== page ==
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Report card: Low immunization rates ding state’s health grade

This vial contains the DTaP vaccine, which prevents whooping cough.
This vial contains the DTaP vaccine, which prevents whooping cough.

With the national resurgence of measles making headlines in recent weeks, Colorado’s latest health report card highlights the state’s vulnerabilities to such infectious diseases.

The state lost ground on toddler immunizations since last year, moving from 18th to 30th on the report card’s state-by-state ranking. That drop is based on a continuing decline in the percentage of Colorado toddlers who are up to date on six key vaccinations. (In 2013, 69.2 percent of toddlers got the six immunizations, down from 75.8 percent in 2011.)

Immunization rates are one of five indicators that figured into Colorado’s C grade—the same as last year– on the “Healthy Beginnings” category of the 2015 report card, which is published by the Colorado Health Foundation in partnership with the Colorado Health Institute. (The Colorado Health Foundation is a funder of Chalkbeat Colorado).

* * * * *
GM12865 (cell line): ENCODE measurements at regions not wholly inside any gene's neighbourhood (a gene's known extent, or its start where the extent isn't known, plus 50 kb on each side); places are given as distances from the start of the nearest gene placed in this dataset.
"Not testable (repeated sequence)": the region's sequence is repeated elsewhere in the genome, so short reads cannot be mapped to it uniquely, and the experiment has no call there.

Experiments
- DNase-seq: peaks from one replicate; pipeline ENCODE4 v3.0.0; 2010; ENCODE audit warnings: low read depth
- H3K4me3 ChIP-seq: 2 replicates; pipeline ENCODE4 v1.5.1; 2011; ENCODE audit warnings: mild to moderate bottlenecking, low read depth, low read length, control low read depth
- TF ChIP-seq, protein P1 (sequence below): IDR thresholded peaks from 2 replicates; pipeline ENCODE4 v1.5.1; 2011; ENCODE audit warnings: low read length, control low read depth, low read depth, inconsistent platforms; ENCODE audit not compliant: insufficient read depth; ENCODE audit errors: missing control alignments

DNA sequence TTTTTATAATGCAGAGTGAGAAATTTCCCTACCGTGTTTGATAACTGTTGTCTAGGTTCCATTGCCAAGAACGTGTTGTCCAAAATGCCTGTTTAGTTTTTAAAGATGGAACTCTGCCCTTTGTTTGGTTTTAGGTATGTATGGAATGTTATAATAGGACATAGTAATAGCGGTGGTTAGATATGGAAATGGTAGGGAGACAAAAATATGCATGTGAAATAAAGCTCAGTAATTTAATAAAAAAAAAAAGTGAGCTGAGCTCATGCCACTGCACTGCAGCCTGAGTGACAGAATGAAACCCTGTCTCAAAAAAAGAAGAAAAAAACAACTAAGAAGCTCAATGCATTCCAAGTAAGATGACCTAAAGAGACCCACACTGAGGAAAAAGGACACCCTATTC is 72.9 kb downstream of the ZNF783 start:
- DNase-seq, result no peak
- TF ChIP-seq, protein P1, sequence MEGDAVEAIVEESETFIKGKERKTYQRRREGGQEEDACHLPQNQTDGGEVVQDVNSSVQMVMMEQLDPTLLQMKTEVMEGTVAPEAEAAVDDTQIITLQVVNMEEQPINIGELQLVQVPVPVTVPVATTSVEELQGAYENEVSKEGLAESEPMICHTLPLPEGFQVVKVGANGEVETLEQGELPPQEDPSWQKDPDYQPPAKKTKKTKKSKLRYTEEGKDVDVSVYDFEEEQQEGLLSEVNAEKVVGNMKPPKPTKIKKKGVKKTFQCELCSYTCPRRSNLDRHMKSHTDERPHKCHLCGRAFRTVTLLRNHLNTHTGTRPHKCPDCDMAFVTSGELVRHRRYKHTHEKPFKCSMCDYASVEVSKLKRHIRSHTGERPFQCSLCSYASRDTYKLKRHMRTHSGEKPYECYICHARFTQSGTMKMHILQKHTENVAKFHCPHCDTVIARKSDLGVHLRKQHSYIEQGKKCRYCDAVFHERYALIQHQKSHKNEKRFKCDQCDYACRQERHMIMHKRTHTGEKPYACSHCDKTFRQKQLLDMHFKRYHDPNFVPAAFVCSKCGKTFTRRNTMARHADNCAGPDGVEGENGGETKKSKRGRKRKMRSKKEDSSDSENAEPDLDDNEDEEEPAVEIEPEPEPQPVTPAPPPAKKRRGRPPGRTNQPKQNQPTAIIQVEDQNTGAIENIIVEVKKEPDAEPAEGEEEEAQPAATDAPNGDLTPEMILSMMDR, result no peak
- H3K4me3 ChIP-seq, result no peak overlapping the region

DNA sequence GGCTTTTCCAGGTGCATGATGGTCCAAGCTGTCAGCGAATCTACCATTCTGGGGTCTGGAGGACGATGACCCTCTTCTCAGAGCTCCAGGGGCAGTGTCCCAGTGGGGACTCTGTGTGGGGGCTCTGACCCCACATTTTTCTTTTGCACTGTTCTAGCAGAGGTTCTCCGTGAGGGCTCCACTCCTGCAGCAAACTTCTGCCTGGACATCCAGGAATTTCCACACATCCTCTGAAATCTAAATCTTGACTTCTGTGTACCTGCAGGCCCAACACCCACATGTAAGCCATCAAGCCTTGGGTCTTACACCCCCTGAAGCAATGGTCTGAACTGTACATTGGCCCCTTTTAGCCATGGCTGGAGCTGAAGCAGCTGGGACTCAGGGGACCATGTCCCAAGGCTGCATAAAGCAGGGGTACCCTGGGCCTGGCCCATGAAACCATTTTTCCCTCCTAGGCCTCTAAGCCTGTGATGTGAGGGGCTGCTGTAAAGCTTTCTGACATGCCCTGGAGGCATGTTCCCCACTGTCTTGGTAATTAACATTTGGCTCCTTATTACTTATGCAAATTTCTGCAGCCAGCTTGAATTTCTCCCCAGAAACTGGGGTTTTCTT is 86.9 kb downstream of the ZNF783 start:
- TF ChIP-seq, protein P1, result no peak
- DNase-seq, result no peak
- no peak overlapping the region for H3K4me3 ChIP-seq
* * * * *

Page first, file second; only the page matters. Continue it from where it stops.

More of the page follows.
Update: See what the head of the Colorado Health Institute had to say about immunization rates here.

Analysts from the Institute said Colorado would have earned a C+ this year if its immunization ranking had stayed at 18th. Others indicators in the “Healthy Beginnings” category include prenatal health care, smoking status during pregnancy, low birth weight, and infant mortality.

The state also earned a C in the “Healthy Children” category for the second year in a row. Overall, there was little change in that category’s indicators, which include insurance coverage, obesity rates, poverty status, and dental care. Compared to other states, Colorado ranks particularly poorly when it comes the percentage of children without health insurance (7.1 percent) and the percentage with a medical home (55.3 percent).

Given the state’s lackluster grades in the two earliest life stages, the report card’s authors recommended a focus on improving the health of babies and children in the state. Three older groups received better grades, with “Healthy Adolescents” earning a B, “Healthy Adults” a B+ and “Healthy Aging” an A-.

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